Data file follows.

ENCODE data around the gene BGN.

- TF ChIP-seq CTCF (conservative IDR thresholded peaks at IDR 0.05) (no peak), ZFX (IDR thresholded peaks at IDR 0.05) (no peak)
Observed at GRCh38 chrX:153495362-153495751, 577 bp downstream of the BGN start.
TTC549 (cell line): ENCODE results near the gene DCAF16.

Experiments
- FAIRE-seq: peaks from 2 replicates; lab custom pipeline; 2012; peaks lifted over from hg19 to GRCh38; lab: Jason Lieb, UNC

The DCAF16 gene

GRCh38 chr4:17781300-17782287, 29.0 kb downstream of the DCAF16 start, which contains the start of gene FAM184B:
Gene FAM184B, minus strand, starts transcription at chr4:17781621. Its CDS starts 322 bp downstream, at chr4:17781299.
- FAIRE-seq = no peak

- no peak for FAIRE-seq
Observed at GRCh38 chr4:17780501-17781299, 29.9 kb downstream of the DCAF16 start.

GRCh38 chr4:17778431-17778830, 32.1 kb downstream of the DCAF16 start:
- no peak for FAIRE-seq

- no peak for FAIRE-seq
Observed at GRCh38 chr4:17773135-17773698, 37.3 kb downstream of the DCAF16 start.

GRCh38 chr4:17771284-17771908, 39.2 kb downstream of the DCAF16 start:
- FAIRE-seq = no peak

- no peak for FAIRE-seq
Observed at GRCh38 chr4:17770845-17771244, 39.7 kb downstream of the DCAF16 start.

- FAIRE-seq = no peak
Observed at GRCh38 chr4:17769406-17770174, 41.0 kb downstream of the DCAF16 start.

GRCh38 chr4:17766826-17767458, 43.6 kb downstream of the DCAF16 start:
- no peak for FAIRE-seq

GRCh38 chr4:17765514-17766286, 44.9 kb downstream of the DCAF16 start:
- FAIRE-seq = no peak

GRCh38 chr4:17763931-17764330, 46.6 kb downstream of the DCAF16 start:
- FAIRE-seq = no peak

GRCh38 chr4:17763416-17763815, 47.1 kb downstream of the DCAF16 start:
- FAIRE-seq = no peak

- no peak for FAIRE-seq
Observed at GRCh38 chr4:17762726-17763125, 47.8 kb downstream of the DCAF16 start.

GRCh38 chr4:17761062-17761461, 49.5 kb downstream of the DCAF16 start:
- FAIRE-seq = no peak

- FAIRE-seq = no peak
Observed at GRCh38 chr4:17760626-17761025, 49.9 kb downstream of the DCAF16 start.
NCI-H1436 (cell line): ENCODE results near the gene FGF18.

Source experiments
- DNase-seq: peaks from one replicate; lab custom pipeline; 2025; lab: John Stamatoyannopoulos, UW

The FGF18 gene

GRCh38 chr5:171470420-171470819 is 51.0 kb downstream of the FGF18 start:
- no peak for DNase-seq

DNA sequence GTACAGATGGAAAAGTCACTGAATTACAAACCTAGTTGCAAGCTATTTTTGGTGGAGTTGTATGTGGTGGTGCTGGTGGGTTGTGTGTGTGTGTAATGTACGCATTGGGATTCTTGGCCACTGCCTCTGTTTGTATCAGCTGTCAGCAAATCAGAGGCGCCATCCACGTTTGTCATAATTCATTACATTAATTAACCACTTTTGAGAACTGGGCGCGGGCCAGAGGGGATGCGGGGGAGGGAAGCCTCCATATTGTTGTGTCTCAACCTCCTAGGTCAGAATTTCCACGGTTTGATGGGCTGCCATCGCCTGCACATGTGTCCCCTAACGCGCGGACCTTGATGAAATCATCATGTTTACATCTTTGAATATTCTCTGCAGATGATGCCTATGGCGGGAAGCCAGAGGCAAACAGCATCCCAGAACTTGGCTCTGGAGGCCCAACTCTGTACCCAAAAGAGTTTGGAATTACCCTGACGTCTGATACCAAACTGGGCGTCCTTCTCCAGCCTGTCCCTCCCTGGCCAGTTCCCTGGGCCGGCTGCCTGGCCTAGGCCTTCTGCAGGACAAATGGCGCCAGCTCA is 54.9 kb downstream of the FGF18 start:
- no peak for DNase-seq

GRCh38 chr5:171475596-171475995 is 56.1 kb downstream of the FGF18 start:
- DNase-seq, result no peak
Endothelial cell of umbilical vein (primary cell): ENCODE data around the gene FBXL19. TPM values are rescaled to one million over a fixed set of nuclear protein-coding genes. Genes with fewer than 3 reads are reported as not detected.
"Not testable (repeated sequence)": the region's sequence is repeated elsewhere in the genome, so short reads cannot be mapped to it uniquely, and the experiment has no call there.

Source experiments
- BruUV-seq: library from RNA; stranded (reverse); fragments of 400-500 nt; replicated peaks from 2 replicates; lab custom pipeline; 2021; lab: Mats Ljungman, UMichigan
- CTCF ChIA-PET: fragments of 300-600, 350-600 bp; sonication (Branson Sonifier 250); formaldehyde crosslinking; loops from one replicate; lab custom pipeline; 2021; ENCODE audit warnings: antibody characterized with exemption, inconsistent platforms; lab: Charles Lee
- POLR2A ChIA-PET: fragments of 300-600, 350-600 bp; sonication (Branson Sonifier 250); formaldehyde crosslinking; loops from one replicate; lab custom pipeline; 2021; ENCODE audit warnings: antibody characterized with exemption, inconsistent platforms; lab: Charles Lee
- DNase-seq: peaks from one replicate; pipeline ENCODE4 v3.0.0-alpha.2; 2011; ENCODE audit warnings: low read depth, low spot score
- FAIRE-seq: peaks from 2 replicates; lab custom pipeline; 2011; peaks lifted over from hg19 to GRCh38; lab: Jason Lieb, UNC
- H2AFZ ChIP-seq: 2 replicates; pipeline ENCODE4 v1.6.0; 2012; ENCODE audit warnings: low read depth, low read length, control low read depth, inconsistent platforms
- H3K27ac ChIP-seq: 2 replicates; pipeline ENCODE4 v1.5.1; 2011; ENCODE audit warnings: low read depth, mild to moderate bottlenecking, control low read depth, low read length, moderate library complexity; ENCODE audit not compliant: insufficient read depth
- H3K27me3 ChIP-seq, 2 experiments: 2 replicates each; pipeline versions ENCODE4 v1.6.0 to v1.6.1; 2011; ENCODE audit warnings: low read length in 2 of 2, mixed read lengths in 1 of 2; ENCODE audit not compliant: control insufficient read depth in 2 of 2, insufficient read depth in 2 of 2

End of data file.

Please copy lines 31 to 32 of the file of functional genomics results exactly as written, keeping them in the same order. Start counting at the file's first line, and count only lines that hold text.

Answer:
- no peak for FAIRE-seq
Observed at GRCh38 chr4:17762726-17763125, 47.8 kb downstream of the DCAF16 start.